Women and girls are once again disproportionately affected, with increased difficulties accessing sexual and reproductive health care, higher rates of maternal deaths and teenage pregnancies, closures of shelters for domestic violence , school closings, reduction of aid work and funds for charities, delays in relief packages. COVID19 exacerbated the suffering with the restrictions imposed on survivors.

Time is running out against victims and it is therefore imperative that national action plans be implemented or, if possible, accelerated. But above all, during our action, we must make sure that all the answers are better adapted to them.

The royal told delegates at the virtual event that women and girls are `` once again disproportionately affected '' by sexual violence

The royal told delegates at the virtual event that women and girls are “ once again disproportionately affected ” by sexual violence

So my message is simple today and I hope I can speak on behalf of all survivors of conflict-related sexual violence when I say: we must listen to the needs and wishes of all survivors and we must act accordingly.

Humanitarian programs and funding structures must be able to adapt flexibly to the thoughts and needs of all survivors in the midst of this pandemic.

I believe that civil society is essential to enable real and meaningful global action. Local communities can share local knowledge and understanding. Let local realities guide global responses.

So, as we mark today the International Day for the Elimination of Sexual Violence in Conflict and recognize the consequences of COVID-19, let us all respond by listening to the needs of survivors and with the urgency that they deserve.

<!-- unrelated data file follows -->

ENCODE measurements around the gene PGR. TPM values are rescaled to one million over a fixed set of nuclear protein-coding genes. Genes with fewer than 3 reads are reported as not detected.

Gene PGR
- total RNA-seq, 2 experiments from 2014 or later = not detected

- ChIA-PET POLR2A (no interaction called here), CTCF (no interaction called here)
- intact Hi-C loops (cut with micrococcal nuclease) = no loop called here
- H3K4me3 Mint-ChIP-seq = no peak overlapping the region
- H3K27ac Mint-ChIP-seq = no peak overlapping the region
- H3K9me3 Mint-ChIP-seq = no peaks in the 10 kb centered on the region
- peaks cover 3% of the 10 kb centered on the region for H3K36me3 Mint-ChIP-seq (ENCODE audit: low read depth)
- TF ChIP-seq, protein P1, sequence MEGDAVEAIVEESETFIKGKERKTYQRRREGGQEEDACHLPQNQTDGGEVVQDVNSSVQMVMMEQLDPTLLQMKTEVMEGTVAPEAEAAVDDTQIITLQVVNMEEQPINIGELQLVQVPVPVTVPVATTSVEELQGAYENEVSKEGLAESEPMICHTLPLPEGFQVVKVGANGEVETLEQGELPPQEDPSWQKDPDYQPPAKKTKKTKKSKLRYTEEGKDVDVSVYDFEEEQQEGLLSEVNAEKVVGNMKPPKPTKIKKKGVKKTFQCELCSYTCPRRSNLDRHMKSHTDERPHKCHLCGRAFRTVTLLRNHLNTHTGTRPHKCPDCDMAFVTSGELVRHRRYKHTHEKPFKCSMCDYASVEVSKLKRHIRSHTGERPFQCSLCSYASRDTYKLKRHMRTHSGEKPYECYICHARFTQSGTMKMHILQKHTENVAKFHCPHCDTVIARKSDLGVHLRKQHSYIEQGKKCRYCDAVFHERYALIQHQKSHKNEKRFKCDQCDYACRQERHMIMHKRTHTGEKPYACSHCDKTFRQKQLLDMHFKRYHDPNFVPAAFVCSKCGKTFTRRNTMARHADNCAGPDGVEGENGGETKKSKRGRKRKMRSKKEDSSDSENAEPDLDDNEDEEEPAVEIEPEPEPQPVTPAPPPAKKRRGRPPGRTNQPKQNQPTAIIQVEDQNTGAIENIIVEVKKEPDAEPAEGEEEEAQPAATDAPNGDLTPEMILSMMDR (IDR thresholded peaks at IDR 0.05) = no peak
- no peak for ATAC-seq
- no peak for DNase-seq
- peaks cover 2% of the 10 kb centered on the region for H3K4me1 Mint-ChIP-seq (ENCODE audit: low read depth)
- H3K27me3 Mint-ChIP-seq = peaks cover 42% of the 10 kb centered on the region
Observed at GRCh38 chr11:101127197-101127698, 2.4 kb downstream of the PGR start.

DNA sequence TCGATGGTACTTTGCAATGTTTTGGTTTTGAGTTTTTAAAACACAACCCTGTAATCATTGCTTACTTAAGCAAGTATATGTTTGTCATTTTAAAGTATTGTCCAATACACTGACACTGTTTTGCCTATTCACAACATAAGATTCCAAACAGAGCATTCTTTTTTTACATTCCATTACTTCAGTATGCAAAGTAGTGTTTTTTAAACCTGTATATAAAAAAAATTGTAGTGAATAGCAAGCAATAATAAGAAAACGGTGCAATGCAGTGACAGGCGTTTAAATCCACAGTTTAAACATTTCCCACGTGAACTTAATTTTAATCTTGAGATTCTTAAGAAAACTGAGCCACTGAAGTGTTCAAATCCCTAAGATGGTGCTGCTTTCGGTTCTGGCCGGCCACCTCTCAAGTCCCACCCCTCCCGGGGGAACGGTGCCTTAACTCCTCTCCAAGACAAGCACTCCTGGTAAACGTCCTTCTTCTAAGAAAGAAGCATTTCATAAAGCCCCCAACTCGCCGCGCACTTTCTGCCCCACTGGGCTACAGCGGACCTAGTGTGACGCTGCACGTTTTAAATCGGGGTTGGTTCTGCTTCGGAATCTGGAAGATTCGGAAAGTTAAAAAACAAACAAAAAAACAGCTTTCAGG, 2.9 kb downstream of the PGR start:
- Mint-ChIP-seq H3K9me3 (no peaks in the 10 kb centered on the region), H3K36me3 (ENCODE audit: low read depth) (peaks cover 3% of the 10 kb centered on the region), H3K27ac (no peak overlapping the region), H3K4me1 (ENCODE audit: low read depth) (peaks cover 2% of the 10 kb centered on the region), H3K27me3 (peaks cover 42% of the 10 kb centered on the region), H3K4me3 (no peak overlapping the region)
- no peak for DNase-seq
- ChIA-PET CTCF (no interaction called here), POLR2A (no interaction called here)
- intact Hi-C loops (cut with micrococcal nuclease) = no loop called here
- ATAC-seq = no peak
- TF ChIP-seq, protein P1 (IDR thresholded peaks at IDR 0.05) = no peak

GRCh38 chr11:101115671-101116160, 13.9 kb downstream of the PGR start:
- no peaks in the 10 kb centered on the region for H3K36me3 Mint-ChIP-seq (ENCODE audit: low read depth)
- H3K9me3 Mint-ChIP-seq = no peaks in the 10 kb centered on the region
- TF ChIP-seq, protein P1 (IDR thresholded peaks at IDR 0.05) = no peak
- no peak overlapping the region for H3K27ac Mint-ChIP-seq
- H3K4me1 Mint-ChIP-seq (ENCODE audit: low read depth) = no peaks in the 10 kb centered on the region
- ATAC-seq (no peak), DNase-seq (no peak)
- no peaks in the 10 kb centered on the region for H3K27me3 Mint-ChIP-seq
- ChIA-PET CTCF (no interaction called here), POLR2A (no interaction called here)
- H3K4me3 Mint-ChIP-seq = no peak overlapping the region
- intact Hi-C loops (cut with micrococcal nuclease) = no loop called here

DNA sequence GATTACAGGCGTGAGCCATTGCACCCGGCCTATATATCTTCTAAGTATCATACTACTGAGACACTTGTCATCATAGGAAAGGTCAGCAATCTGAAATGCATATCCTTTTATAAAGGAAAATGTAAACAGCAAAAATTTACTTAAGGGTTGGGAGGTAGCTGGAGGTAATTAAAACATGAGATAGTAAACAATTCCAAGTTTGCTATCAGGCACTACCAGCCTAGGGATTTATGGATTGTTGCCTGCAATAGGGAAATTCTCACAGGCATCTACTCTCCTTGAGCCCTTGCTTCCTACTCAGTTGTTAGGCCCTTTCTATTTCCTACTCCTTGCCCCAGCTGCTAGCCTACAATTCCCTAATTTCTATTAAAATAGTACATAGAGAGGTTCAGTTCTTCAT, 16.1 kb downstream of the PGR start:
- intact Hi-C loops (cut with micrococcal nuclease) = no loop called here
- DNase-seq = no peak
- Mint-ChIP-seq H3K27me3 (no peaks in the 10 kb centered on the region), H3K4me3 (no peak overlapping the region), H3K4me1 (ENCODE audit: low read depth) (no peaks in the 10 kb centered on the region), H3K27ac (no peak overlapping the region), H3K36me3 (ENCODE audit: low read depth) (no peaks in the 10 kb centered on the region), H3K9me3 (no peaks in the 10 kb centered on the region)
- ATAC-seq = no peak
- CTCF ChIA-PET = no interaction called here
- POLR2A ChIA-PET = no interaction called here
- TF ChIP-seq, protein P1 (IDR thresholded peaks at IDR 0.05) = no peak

Thank you for this opportunity to speak to you today. “

In her virtual speech to the UN, the countess went on to say: “Time is against the victims and it is therefore imperative that the national action plans be implemented or, if possible, even accelerated.

But above all, during our action, we must make sure that all the answers are better adapted to them.

“So my message is simple today and I hope I can speak on behalf of all survivors of conflict-related sexual violence by saying: we must listen to the needs and wishes of all survivors and we must act accordingly.”

The Countess of Wessex, 55, was pictured listening to staff when she met the team at Childline and NSPCC headquarters in London earlier this week.

The Countess of Wessex, 55, was pictured listening to staff when she met the team at Childline and NSPCC headquarters in London earlier this week.

Earlier this week, Sophie joined a counseling team in a call center offering support to vulnerable children as she continued her volunteer work in the midst of the pandemic.

She was photographed chatting with staff as she met the team at Childline headquarters and the NSPCC in London, which is a confidential service for those under the age of 19 looking for help and support.

Sophie, who has been the main patron of the NSPCC since she took over from the Queen in 2016, seemed impatient to get stuck and was seen banging on an office desk before thanking volunteers for their work during the lockout .

Sophie got stuck in the counseling shift at Childline to experience first-hand the services offered by the charity

Sophie got stuck in the counseling shift at Childline to experience first-hand the services offered by the charity